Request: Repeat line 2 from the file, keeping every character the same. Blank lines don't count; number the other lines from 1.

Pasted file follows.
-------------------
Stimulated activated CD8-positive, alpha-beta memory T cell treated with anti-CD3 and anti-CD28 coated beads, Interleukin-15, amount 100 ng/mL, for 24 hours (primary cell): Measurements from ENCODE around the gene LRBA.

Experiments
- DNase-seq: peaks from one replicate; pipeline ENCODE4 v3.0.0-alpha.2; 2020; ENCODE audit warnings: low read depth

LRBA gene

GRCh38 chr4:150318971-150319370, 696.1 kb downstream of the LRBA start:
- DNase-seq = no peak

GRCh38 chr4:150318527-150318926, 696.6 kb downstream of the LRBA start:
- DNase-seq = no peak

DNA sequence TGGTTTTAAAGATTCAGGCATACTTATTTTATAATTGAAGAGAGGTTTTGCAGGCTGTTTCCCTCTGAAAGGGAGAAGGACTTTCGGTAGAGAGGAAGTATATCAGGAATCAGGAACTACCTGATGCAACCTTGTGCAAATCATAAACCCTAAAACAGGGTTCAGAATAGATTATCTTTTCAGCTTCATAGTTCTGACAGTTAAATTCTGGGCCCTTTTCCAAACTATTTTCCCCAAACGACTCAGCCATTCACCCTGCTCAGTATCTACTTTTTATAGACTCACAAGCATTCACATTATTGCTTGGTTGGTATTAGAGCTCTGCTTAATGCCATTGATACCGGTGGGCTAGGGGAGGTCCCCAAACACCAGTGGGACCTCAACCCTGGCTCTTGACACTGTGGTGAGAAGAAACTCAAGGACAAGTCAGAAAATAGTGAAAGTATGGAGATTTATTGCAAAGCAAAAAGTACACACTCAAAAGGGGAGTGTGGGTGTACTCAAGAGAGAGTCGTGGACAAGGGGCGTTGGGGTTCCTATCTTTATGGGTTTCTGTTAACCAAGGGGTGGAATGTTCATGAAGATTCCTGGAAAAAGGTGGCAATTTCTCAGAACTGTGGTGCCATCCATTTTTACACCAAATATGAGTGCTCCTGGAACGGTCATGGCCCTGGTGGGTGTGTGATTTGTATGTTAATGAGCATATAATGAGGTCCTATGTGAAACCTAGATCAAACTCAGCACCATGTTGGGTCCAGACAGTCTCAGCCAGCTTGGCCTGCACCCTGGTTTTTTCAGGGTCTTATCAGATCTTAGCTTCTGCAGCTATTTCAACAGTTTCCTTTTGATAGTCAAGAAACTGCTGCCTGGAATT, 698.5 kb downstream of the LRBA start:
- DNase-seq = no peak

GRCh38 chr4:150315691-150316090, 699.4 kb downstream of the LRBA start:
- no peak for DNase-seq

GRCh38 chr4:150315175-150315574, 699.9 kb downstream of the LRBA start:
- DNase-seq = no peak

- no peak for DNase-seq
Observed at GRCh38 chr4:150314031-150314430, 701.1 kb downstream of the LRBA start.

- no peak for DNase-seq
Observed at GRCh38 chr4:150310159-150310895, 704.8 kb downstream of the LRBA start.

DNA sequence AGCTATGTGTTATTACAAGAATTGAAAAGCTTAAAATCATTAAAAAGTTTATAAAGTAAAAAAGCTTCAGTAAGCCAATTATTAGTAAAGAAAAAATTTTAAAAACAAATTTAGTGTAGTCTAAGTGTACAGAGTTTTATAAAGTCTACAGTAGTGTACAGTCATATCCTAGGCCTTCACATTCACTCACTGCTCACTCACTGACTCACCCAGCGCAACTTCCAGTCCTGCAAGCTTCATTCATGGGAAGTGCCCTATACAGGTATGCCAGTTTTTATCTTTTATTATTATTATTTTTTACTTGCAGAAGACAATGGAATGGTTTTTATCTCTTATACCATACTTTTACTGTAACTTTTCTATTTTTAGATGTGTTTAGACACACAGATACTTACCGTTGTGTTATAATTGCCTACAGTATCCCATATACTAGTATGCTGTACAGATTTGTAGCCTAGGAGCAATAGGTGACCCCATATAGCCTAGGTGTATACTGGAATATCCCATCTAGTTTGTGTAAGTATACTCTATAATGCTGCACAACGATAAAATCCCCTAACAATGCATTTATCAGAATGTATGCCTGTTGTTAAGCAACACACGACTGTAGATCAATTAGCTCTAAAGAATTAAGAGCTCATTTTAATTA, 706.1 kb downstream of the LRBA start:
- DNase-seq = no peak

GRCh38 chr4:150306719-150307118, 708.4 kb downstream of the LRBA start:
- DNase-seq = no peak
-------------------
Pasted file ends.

Experiments